Yoshitaka Amano is a household name for fans of the Final Fantasy series. The artist joined Square in 1987 to design characters for what would be the studio's last game. Final Fantasy was successful enough to warrant a score of numbered and unnumbered spin-offs, with Amano designing characters and creating promotional artwork. After Final Fantasy I hit shelves in 1994, Amano stepped down as character designer to turn his attention to other projects, but continued to produce artwork for the series.
In a quiet little room tucked away in a corner of New York Comic Con, I sat down with the man whose unique art style is an unmistakable hallmark of Square Enix's role-playing series. This week Dark Horse Comics will publish Sky: The Art of Final Fantasy, a massive tome containing every piece of artwork Amano has drawn for the series.
"Fundamentally, it encapsulates my entire involvement with Final Fantasy, from Final Fantasy I to X," Amano said through a translator. "It contains a lot of roughs and designs you wouldn't otherwise see, things that weren't used and things that at the time I was a little embarrassed about showing. It has everything that I've put together—rough drafts of characters, scenario sketches, things that I normally wouldn't show. A lot of it is stuff that wasn't used at all."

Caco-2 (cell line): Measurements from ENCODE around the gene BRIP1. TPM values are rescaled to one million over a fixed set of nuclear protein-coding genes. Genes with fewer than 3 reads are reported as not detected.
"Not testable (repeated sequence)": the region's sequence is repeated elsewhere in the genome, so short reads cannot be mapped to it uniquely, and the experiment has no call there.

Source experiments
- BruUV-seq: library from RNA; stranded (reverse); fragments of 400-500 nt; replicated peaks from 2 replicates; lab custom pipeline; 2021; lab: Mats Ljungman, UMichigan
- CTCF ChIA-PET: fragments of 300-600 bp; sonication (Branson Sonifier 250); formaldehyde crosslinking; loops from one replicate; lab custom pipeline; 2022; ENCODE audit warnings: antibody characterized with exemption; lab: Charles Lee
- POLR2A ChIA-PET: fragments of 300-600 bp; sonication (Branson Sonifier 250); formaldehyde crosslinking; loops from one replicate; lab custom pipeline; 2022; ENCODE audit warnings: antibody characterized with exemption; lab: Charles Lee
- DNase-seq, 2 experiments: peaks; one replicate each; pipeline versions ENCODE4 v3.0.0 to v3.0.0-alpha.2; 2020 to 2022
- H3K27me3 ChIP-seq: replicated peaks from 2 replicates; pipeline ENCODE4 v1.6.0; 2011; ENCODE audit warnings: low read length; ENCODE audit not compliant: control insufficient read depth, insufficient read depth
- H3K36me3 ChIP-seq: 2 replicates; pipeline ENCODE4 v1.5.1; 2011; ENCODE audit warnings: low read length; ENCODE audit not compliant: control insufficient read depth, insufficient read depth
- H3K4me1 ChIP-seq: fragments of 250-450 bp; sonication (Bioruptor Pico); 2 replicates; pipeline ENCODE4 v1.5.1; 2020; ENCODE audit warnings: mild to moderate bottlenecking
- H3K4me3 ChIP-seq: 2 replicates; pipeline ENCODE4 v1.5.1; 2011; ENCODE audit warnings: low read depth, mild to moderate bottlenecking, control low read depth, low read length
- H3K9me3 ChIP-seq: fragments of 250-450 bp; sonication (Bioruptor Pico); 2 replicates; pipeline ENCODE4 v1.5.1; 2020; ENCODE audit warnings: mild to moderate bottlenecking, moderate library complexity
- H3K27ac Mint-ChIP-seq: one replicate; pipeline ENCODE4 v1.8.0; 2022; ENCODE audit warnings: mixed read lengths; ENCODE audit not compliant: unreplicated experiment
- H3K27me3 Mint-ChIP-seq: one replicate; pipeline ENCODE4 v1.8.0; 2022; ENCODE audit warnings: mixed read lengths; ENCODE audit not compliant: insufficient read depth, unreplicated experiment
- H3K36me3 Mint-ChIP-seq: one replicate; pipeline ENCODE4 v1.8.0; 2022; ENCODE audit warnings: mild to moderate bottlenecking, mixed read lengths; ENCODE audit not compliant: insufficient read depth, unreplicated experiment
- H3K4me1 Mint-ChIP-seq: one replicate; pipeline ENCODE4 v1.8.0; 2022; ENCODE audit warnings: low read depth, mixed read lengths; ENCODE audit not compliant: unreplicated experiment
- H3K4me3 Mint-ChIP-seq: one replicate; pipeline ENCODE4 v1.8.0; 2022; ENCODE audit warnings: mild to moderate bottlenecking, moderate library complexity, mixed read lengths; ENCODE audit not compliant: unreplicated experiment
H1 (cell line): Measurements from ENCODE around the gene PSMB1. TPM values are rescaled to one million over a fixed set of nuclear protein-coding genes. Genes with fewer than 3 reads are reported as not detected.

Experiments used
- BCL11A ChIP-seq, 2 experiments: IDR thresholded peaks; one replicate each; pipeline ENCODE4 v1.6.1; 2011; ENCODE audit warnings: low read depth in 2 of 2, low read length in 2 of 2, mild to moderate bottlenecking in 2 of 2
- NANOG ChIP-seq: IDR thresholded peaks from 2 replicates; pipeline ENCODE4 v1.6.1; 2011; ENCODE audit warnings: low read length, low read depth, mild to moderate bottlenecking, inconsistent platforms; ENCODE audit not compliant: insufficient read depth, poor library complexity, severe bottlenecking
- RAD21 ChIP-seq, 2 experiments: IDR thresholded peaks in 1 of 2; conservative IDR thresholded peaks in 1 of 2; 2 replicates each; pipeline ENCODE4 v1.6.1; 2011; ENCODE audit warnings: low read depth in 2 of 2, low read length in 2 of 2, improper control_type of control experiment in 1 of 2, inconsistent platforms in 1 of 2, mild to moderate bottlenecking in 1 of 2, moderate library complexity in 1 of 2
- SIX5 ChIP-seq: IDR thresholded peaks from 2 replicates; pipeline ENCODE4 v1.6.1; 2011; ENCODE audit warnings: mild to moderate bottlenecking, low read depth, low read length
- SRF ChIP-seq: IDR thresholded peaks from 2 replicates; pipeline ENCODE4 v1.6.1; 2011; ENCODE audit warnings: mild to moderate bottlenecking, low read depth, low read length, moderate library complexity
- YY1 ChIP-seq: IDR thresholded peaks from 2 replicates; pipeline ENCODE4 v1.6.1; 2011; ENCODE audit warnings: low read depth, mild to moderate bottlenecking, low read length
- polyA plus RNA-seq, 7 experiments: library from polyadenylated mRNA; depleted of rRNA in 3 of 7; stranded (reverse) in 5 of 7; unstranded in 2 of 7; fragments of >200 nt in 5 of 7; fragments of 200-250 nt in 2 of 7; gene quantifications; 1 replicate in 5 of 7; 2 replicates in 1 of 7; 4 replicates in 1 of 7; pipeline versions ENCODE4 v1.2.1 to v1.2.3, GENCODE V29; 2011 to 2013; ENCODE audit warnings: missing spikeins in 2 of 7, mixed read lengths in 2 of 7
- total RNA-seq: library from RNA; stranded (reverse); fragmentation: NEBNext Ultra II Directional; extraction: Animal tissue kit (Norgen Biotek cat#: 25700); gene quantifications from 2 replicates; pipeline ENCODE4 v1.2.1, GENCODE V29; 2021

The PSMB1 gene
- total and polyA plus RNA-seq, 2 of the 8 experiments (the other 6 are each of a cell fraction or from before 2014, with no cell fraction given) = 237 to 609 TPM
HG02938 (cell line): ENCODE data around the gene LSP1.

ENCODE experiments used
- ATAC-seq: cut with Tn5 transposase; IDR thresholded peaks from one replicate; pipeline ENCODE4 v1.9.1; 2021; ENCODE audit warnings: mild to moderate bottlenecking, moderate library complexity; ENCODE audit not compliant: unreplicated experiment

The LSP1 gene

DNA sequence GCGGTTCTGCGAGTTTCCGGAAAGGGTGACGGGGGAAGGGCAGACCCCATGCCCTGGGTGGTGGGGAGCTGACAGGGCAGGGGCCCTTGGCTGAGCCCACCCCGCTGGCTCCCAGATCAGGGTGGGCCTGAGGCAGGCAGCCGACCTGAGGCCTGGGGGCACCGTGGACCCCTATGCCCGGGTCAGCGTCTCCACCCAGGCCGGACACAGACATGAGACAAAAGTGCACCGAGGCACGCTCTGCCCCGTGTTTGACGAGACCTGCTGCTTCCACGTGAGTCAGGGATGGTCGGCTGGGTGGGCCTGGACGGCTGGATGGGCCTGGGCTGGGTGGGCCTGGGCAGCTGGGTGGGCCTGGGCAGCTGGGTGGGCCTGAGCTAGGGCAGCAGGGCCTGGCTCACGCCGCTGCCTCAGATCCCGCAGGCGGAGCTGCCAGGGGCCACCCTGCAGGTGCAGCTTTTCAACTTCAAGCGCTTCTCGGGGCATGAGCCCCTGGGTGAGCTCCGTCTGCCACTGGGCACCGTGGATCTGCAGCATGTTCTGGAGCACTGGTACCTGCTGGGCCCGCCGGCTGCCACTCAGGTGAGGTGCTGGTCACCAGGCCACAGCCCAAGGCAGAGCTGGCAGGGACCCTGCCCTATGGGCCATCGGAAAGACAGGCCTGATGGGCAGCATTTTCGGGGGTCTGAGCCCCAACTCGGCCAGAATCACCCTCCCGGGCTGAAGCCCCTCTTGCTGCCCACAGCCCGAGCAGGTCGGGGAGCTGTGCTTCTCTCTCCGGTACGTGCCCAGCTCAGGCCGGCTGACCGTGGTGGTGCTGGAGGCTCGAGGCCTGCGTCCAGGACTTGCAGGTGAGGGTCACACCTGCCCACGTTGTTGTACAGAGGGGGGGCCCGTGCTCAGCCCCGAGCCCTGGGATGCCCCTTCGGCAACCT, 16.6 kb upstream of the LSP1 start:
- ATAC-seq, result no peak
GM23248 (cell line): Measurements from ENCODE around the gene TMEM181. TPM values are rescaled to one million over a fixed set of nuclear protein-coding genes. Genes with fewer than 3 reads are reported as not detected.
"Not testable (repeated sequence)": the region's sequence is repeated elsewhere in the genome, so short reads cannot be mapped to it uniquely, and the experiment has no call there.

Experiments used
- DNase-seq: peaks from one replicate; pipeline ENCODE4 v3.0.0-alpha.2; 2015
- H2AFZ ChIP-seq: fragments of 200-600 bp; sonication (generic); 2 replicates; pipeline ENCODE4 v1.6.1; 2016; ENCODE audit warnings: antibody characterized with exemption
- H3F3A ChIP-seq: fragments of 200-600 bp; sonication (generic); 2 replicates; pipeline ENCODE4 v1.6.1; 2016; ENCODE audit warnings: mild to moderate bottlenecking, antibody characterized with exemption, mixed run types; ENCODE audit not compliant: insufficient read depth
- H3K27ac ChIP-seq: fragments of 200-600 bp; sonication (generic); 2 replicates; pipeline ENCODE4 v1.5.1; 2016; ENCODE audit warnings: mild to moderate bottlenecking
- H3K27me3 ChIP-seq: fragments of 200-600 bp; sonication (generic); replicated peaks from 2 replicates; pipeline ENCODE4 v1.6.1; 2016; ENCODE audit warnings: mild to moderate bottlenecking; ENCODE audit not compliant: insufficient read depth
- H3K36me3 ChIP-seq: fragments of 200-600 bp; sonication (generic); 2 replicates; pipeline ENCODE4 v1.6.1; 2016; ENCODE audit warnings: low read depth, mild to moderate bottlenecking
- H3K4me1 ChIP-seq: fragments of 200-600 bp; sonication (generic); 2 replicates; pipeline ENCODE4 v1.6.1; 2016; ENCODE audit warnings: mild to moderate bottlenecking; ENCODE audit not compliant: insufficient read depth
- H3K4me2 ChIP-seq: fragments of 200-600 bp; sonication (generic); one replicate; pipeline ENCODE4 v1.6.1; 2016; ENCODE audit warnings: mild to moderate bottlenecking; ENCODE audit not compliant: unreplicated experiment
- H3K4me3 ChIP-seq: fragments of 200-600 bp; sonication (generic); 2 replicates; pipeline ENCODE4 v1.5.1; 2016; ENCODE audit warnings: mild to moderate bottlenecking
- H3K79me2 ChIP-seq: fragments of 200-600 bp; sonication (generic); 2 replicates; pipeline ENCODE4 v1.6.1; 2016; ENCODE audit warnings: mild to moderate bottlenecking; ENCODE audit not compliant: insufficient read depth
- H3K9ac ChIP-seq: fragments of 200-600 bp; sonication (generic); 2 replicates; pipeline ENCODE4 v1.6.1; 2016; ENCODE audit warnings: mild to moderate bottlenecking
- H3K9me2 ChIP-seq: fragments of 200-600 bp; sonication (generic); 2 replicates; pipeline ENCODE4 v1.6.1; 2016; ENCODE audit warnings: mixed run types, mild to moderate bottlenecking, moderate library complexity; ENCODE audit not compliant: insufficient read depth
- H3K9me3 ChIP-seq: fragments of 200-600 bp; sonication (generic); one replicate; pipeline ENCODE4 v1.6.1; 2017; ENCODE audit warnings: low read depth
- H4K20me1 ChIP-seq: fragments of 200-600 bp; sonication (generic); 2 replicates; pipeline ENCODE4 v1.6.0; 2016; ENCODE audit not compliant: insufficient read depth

When Amano was designing characters for the earlier 8-bit and 16-bit games, he would draw basic designs for use in-game before adding his signature multiple-accessory flourish to the box art versions.
"When people look at the 16-bit characters and earlier iterations of these games, we know they don't look like real, engaging, compelling characters," Amano said. "But my artwork came with the box and showed this characters in great detail. Even though they play with 16-bit characters, inside their head players see these beautiful characters like the ones I draw.
"I don't think there's a minus point about 16-bit or basic older games, because people who play these games have that fantasy world inside of them anyway," he added, noting that a gamer's imagination is a powerful tool in exploring and connecting with games. "They create these beautiful images in their minds."
Part of what makes Amano's artwork so iconic and recognizable, especially for fans of his artwork who cosplay, is his larger-than-life use of accessories. Beads, belts, and waist scarves in smears of bright color cling to the characters he draws. Headbands sport zebra print patterns, capes are elaborated embroidered and beaded, and every inch of each costume is crammed with the most minute detail.
Amano replied that his loving obsession with detail was a reaction to being asked to draw simple characters all day.